Are women about to replace men as the high-achieving sex? Women now earn the majority of academic degrees conferred in the United States. Their real wages have risen steadily over the past three decades, while men’s have stagnated. Today, wives in dual-earner families contribute, on average, 47 percent of family earnings. In 2009, nearly 38 percent of employed wives outearned their husbands.
Washington Post reporter Liza Mundy argues that “the Big Flip” in gender roles “is just around the corner.” Soon, she says, “women, not men, will become the top earners in households,” transforming the dynamics of male-female relationships.
Mundy deftly summarizes the remarkably rapid expansion of women’s economic and educational achievements over the past 40 years, demonstrating that women’s empowerment is an international phenomenon. I agree that women’s workplace gains, combined with the overthrow of laws and customs that once enshrined male privilege, add up to a true revolution. But I think she overstates its reach.
Mundy may be right that more households will soon be supported by women rather than by men, but in part that is because more women are raising children without male support; few of these women qualify as “the richer sex.” In addition, much of the growth in the share of income that wives contribute to households results from the long-term stagnation of men’s wages. Thanks to the ban onpay and hiring discrimination over the past 40 years, women’s average wages have risen from their much lower starting point, but they do not yet equal men’s.
The increase in the percentage of women in dual-earner households who earn more than their husbands is impressive, but such role reversals seldom last over the course of the marriage. Because working women still tend to make more adjustments to accommodate the demands of parenthood than do their working spouses, even women who outearn their male partners for several years in a row usually end up with lower earnings over a lifetime.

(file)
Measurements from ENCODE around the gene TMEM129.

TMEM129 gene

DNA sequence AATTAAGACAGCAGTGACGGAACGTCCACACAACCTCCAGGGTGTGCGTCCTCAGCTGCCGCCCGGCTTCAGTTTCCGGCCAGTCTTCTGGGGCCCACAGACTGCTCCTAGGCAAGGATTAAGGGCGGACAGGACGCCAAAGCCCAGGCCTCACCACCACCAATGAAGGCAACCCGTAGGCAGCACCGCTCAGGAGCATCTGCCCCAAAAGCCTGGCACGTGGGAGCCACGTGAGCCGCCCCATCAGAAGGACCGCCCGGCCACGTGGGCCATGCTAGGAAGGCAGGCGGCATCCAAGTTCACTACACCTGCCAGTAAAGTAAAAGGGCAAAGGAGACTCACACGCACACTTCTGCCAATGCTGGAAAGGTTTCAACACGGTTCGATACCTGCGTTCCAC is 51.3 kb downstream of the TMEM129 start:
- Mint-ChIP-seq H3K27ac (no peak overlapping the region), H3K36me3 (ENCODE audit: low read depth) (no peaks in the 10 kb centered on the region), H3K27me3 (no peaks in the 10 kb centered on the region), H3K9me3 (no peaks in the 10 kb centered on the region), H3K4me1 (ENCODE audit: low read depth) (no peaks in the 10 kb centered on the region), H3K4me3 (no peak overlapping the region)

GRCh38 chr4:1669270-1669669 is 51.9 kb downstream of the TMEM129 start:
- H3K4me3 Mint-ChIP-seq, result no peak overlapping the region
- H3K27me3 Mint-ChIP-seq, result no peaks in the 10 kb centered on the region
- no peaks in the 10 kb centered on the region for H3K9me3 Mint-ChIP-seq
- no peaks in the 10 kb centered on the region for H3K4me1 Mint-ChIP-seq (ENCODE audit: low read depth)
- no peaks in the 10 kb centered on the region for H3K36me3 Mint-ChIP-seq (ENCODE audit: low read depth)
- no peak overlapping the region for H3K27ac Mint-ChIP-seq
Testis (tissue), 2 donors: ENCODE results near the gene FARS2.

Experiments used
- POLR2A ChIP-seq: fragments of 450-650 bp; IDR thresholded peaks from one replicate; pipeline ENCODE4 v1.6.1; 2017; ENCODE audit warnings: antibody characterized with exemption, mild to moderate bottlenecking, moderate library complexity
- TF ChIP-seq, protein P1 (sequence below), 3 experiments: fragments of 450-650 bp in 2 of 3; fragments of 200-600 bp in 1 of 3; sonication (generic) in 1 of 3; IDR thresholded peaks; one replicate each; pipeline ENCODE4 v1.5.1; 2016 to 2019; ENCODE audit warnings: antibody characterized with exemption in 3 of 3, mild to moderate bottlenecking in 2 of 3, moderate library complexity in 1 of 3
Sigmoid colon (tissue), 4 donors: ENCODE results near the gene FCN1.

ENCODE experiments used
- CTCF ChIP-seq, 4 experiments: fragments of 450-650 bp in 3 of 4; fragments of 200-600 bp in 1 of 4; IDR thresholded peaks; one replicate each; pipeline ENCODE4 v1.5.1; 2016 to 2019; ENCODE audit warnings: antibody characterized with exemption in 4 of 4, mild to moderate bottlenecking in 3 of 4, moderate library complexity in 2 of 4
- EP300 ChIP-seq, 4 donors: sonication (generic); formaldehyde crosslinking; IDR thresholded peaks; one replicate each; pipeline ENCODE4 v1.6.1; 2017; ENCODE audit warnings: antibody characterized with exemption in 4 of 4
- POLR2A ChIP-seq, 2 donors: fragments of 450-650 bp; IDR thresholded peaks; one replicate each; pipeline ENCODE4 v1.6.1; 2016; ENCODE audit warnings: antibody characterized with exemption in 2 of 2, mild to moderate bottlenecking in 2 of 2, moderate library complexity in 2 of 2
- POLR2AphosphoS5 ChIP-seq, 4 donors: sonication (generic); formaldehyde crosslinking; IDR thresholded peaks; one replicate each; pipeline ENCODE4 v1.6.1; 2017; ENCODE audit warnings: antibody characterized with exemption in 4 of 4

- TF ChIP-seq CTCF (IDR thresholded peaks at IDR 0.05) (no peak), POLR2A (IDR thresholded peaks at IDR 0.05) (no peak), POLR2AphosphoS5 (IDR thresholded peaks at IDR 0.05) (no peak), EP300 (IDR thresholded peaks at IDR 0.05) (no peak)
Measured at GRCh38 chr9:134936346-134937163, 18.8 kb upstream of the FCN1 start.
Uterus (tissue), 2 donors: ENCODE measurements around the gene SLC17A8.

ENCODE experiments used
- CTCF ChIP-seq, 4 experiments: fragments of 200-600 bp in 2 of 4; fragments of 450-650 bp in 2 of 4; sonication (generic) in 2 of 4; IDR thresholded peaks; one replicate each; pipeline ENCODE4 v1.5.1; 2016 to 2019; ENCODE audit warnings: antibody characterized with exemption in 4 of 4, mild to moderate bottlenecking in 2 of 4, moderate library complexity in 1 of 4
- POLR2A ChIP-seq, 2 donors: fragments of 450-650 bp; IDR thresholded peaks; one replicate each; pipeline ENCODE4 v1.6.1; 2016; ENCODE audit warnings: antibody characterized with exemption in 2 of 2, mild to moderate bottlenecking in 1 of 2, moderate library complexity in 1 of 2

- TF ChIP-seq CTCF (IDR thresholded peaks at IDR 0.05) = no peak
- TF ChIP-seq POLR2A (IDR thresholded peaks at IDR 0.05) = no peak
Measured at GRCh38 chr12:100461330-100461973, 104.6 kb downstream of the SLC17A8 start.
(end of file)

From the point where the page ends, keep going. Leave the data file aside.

Indeed, in a paper released this month by the Council on Contemporary Families, sociologists David Cotter, Joan Hermsen and Reeve Vanneman argue that in some areas, the gender revolution has stalled since its surge in the late 1970s. The pace of occupational desegregation by gender has slowed or even reversed since 1990, especially outside middle-class professions. Working-class jobs, in fact, are nearly as segregated as they were in the 1950s. And since 1994, there has been a slight slippage in Americans’ support for nontraditional marital roles.
Nevertheless, Mundy is correct that the changes in behavior and attitudes since the 1970s constitute a social and economic transformation so far-reaching that it “will reshape the landscape of the heart.” Unlike many observers, she believes that this restructuring of intimate life will benefit both genders. Her interviews with women and men lead her to herald the emergence of a world where both sexes are “freer to make purely romantic choices” based on individual preference rather than constrained by stereotypes about who will or should be the primary breadwinner.
Mundy does not deny that many people and institutions have had trouble adapting to women’s economic and educational successes. She points to Asia as an example of the serious problems that arise when cultures cling to traditional patriarchal values in the face of changing gender realities. She also mentions (although too briefly) the difficulties facing low-income Americans, who have suffered a sharp decrease in marriage rates and an increase in male-female tensions because of changing gender norms and growing economic insecurity.
Even among the educated, affluent social groups that form the primary focus of Mundy’s research and interviews, the rise of the female breadwinner hasn’t been easy. Unlike the situation 40 years ago, a wife taking a job today tends to stabilize a marriage. But when she earns more than 60 percent of the income, the risk of divorce rises again.